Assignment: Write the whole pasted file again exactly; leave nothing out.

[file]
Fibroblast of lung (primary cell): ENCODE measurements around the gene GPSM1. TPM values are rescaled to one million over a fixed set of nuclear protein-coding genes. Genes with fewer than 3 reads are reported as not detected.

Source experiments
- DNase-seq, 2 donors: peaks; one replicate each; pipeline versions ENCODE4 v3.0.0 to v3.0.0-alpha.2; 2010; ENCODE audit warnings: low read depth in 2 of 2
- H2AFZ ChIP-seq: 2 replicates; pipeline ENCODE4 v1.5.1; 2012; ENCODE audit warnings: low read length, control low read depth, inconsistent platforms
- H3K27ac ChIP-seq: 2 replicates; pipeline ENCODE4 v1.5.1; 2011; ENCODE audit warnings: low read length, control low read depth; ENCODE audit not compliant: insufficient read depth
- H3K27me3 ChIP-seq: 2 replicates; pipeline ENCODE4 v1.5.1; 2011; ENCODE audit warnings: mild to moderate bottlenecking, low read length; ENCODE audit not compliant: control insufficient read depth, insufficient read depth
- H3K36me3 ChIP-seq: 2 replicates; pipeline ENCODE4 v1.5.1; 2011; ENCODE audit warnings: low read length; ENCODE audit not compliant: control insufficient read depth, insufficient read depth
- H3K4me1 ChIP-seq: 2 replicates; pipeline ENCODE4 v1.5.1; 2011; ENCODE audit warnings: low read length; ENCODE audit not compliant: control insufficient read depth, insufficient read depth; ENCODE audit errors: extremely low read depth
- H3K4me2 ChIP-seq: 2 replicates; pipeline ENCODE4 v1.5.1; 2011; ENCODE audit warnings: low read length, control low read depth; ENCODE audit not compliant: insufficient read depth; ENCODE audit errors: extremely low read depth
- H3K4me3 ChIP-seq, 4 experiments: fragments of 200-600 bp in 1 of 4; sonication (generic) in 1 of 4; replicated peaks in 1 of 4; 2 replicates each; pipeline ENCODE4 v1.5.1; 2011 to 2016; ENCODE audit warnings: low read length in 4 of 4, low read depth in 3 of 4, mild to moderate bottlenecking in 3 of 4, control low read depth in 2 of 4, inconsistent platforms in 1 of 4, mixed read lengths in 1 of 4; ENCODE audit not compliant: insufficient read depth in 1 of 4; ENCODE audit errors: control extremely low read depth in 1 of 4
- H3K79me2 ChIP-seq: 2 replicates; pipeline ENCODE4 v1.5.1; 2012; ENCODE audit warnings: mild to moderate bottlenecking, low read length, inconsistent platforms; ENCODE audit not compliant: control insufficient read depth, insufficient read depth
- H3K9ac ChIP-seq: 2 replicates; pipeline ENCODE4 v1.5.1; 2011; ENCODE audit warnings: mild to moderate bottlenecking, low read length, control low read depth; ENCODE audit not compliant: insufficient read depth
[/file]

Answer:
Fibroblast of lung (primary cell): ENCODE measurements around the gene GPSM1. TPM values are rescaled to one million over a fixed set of nuclear protein-coding genes. Genes with fewer than 3 reads are reported as not detected.

Source experiments
- DNase-seq, 2 donors: peaks; one replicate each; pipeline versions ENCODE4 v3.0.0 to v3.0.0-alpha.2; 2010; ENCODE audit warnings: low read depth in 2 of 2
- H2AFZ ChIP-seq: 2 replicates; pipeline ENCODE4 v1.5.1; 2012; ENCODE audit warnings: low read length, control low read depth, inconsistent platforms
- H3K27ac ChIP-seq: 2 replicates; pipeline ENCODE4 v1.5.1; 2011; ENCODE audit warnings: low read length, control low read depth; ENCODE audit not compliant: insufficient read depth
- H3K27me3 ChIP-seq: 2 replicates; pipeline ENCODE4 v1.5.1; 2011; ENCODE audit warnings: mild to moderate bottlenecking, low read length; ENCODE audit not compliant: control insufficient read depth, insufficient read depth
- H3K36me3 ChIP-seq: 2 replicates; pipeline ENCODE4 v1.5.1; 2011; ENCODE audit warnings: low read length; ENCODE audit not compliant: control insufficient read depth, insufficient read depth
- H3K4me1 ChIP-seq: 2 replicates; pipeline ENCODE4 v1.5.1; 2011; ENCODE audit warnings: low read length; ENCODE audit not compliant: control insufficient read depth, insufficient read depth; ENCODE audit errors: extremely low read depth
- H3K4me2 ChIP-seq: 2 replicates; pipeline ENCODE4 v1.5.1; 2011; ENCODE audit warnings: low read length, control low read depth; ENCODE audit not compliant: insufficient read depth; ENCODE audit errors: extremely low read depth
- H3K4me3 ChIP-seq, 4 experiments: fragments of 200-600 bp in 1 of 4; sonication (generic) in 1 of 4; replicated peaks in 1 of 4; 2 replicates each; pipeline ENCODE4 v1.5.1; 2011 to 2016; ENCODE audit warnings: low read length in 4 of 4, low read depth in 3 of 4, mild to moderate bottlenecking in 3 of 4, control low read depth in 2 of 4, inconsistent platforms in 1 of 4, mixed read lengths in 1 of 4; ENCODE audit not compliant: insufficient read depth in 1 of 4; ENCODE audit errors: control extremely low read depth in 1 of 4
- H3K79me2 ChIP-seq: 2 replicates; pipeline ENCODE4 v1.5.1; 2012; ENCODE audit warnings: mild to moderate bottlenecking, low read length, inconsistent platforms; ENCODE audit not compliant: control insufficient read depth, insufficient read depth
- H3K9ac ChIP-seq: 2 replicates; pipeline ENCODE4 v1.5.1; 2011; ENCODE audit warnings: mild to moderate bottlenecking, low read length, control low read depth; ENCODE audit not compliant: insufficient read depth